CRUMBS OF CANDOR: Pressing business | Lifestyles

Pressing business can be defined as something that needs to be addressed right now. Here’s my take. These are some random thoughts of mine while ironing — not many folks still do that — but it’s my favorite Pressing Business to take care of.

Writing this, my oldest grandchild is turning 39 years old. It seems like yesterday that he entered our lives. How does time fly by so quickly? It may be like I tell young mothers often, “the days are long, the weeks are long … but the years fly!”

His parents lived at Fort Campbell, Kentucky, at the time, hundreds of miles away. Within twenty-four hours of his birth, I held our newest bundle. Oh, My Word! I was excited but not prepared for the flood of emotion that washed over my entire being when he was placed into my arms.

Holding my own babies for the first time was special, but this was an entirely different experience. The intensity remains today. There was an immediate bond between the two of us that still continues.

The next week was spent helping my daughter transition into motherhood. He was in my arms as often as possible — holding this small babe and pondering things. Whenever conversation pertained to anything spiritual, he smiled the entire time. Doctors will say they only have gas, but every mother and grandmother know something the medical field has overlooked.

Marveling at this tiny, perfect creation, caressing his little body and spirit united into one miraculous entity; oh how I wished he could speak and tell me all about this miraculous experience we simply call birth.

At the same time, my heart is heavy for so many who have desired with all their hearts to experience parenthood. One cannot imagine that our Maker will not one day compensate them for this through blessings we cannot fathom.

Shifting gears back into the present — today is my laundry day. Call me crazy, but ironing is something that brings me much calm and peace. It gives me time to pause and reflect. Mundane chores have a way of doing that for us if we allow them.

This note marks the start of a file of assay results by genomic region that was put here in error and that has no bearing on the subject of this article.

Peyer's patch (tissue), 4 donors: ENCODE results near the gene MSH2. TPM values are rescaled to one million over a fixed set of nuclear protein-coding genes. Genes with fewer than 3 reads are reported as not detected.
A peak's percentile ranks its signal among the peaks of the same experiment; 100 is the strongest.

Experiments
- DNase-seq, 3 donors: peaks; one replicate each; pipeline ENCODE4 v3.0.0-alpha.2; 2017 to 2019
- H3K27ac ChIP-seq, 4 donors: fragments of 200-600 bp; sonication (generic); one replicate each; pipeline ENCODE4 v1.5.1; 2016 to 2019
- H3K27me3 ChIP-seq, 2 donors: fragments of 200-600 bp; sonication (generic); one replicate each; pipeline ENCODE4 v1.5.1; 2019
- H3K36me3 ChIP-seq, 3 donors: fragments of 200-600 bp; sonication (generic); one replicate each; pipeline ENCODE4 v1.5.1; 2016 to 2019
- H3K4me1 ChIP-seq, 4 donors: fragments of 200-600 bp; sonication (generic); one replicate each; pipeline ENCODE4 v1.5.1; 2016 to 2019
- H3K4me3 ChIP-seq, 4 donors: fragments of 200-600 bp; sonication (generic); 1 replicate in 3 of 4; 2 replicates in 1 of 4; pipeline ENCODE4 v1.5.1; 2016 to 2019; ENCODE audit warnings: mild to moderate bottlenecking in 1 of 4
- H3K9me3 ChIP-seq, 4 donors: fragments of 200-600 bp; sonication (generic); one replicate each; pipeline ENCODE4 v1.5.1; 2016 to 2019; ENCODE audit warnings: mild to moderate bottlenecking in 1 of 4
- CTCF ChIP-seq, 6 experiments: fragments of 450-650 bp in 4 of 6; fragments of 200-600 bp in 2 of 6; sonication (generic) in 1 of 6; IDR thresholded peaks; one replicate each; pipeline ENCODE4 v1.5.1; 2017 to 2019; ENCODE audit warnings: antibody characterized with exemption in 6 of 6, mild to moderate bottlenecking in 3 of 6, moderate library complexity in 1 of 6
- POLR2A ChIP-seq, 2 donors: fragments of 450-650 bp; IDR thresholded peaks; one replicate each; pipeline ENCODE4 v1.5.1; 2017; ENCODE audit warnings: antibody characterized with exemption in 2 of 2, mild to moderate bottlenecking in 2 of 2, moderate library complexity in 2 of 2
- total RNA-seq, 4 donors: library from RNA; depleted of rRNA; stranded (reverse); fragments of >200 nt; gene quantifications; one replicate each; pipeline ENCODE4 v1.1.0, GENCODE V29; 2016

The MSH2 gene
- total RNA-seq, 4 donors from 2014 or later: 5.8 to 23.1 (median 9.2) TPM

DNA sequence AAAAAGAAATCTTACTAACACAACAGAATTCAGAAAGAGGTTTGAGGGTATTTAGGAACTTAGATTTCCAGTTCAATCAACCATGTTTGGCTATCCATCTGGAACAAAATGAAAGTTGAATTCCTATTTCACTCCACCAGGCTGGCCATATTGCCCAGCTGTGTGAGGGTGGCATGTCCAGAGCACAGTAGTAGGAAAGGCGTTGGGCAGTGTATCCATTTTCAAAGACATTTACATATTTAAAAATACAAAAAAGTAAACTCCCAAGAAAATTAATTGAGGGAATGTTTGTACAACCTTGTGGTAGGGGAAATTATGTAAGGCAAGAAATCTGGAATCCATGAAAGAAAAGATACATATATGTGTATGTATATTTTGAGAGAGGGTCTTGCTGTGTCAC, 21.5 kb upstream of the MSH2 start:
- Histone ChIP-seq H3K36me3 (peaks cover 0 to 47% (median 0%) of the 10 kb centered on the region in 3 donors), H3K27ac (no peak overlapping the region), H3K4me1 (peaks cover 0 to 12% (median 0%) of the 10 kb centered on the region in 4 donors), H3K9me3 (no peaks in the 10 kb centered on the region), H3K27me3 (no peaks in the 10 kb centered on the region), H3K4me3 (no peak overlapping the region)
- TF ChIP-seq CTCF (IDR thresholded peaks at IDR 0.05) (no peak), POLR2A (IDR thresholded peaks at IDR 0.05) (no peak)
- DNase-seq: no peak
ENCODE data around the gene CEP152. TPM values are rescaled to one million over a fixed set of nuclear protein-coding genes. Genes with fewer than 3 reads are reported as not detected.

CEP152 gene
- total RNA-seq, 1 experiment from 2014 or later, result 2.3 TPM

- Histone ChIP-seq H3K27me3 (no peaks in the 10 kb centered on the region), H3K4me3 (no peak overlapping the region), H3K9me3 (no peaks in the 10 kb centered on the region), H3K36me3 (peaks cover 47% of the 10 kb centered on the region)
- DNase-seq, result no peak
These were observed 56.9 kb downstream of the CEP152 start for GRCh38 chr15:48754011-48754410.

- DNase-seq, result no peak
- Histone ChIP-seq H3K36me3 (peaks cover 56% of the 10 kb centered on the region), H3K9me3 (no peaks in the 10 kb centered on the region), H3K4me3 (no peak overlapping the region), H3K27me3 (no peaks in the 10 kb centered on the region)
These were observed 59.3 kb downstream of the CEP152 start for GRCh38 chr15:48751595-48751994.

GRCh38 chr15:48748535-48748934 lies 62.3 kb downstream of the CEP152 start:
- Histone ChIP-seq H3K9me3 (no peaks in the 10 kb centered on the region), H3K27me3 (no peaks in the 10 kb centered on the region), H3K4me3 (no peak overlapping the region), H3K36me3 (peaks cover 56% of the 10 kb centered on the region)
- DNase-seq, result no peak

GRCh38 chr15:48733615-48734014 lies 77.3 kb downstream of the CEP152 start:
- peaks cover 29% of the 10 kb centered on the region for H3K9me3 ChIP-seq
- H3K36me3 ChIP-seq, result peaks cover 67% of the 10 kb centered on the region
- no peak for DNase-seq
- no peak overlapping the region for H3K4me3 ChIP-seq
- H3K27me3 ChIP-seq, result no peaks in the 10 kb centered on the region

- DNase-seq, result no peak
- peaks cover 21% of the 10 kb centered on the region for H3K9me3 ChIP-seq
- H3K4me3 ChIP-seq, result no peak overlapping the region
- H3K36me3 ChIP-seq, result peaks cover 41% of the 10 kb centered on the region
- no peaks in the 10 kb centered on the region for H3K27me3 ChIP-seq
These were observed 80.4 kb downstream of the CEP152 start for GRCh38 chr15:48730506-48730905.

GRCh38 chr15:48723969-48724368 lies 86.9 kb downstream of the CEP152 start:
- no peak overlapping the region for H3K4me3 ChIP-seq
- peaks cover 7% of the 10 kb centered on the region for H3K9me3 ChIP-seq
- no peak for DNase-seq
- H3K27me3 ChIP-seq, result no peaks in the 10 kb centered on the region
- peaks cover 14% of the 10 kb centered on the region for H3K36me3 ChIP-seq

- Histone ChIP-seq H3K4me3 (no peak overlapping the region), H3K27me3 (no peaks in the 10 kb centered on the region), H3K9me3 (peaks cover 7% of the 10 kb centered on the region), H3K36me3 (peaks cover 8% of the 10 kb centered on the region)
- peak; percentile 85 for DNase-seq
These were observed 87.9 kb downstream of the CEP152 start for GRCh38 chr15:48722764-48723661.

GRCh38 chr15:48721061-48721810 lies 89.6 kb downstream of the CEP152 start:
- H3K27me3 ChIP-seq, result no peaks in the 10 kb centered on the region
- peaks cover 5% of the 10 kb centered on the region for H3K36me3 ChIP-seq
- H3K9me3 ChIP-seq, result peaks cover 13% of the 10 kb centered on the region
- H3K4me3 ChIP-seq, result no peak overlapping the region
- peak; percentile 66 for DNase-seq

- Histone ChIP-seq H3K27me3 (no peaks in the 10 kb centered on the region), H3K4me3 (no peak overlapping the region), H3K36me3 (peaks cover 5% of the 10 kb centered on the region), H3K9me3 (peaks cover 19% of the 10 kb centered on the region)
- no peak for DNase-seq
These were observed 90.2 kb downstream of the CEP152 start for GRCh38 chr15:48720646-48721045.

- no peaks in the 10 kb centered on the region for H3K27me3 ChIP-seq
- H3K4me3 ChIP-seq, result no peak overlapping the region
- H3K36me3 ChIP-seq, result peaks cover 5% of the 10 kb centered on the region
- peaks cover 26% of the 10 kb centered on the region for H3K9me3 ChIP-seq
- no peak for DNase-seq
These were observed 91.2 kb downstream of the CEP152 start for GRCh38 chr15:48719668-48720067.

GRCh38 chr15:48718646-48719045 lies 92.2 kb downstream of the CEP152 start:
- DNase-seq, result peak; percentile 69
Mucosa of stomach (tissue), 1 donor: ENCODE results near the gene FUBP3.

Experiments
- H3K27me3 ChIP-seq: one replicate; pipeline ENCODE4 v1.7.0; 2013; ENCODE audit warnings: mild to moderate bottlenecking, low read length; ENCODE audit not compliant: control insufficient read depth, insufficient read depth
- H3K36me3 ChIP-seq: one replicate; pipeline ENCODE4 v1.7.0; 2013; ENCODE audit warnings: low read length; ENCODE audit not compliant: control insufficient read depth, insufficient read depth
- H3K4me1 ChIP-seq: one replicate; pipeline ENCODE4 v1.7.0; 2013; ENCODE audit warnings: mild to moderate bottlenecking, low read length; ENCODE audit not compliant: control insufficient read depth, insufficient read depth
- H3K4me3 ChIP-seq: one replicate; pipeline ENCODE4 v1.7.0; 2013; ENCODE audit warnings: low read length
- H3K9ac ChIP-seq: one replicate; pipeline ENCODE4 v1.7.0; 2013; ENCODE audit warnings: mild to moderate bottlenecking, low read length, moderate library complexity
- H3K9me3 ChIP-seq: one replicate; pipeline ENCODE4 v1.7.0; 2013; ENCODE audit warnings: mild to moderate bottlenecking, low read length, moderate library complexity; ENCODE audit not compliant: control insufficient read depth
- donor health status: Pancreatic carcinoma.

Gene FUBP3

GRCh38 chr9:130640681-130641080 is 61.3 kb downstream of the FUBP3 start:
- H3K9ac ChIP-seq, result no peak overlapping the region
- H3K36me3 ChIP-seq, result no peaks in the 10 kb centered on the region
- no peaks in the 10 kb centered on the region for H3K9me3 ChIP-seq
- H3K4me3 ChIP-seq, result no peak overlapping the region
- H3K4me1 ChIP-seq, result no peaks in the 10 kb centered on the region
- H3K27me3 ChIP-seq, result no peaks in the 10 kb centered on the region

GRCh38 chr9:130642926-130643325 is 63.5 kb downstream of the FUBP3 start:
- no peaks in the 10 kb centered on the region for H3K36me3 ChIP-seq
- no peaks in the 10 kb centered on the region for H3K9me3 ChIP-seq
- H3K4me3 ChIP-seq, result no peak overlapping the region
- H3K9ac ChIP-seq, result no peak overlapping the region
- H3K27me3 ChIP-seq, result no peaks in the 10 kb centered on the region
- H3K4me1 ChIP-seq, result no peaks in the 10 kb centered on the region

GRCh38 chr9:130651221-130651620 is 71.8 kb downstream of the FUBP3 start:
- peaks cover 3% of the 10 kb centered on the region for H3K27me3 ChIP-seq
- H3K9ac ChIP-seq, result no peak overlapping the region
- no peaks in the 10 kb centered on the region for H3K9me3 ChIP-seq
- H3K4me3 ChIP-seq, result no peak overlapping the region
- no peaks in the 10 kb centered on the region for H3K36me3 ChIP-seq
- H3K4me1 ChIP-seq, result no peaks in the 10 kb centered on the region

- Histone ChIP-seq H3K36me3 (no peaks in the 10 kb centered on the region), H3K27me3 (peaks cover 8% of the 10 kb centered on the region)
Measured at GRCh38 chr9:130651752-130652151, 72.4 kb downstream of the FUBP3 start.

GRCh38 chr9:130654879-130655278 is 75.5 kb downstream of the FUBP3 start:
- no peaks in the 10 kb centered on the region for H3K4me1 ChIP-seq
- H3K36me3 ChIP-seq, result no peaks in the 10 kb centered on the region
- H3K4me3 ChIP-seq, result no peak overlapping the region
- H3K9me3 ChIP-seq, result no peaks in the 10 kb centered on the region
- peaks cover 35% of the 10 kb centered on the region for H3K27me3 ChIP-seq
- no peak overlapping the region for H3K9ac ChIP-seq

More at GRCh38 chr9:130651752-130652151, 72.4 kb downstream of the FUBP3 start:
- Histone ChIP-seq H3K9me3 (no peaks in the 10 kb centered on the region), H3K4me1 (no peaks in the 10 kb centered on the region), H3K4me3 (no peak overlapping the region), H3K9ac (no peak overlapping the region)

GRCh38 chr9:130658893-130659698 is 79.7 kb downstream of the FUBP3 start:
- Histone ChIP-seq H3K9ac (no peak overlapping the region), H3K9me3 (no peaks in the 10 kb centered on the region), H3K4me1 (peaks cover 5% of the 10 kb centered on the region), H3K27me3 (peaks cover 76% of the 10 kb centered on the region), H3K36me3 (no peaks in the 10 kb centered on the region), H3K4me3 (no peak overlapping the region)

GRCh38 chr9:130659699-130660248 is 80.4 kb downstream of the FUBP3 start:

As a teenager, it became my reliable source of income. In those days, every single thing was ironed — right down to our underwear, bras, slips, all the bed linens, dish towels, handkerchiefs, T-shirts and more. Each piece was wrinkled and crinkled and would have been ridiculed if worn that way.

My compensation was two whole dollars for an entire bushel basket — yes, the old wooden kind with wire handles — heaped up with items to be smoothed out and pressed after sprinkling them and keeping them in the refrigerator until the iron was hot and ready.

This was how the money accumulated for my own wedding dress and hubby’s wedding band. They were $50 and $16 which translated into thirty-three heaping bushels of ironing.

Such ordinary chores are a lot like life. As the heat and steam from the iron smooth out the wrinkles, it reminds me of how living a life of faith and meaning can do the very same thing for us.

At times our lives are a tangled, matted mess. We all have challenges — small or monumental — yet we manage to acquire the strength needed to endure them.

Oh, if we could only avoid them; but where would the growth be from that?

Like life’s struggles, some pieces are easy to iron — made of forgiving fabric which requires only a light touch and low heat to achieve the desired result.

Others, like blue jeans, require a hotter iron, more steam and pressure from plain old elbow grease — precisely as our lives are.

I’ve sought inspiration for that perfect gift for someone, how to handle a difficult situation or to find just the right words to approach a worrisome topic with a loved one and reminiscing all while slaving over a hot iron. Thinking through the little irritations of life and putting them into proper perspective brings solutions — and serenity.

Often, life becomes as twisted as laundry left too long in the dryer. When feeling unusually agitated, frustrated, or vexed, dragging out the ironing board simultaneously smooths out my ruffled feathers and those crumpled clothes.

Calmness returns, despite the thorny complexities of living. Such tasks are an astonishing moment to count our blessings rather than our woes.

Mundane work is an undervalued treasure because it slows us down, including our minds, since that is where many troubles seem to originate. Recounting blessings enables the Lord to restore my soul.

Yes, the pressing business of meditating and working one’s problems through life is a good thing. It’s just sad that too many folks no longer take the needed time to really think things through. So let’s press on!

A coal miner’s daughter born in Appalachia and schooled in Michigan, Hill currently lives in rural Athens. She describes herself as a cook and cookbook author, jack of all trades and master of none, a Christian mother, grandmother and great-grandmother. 

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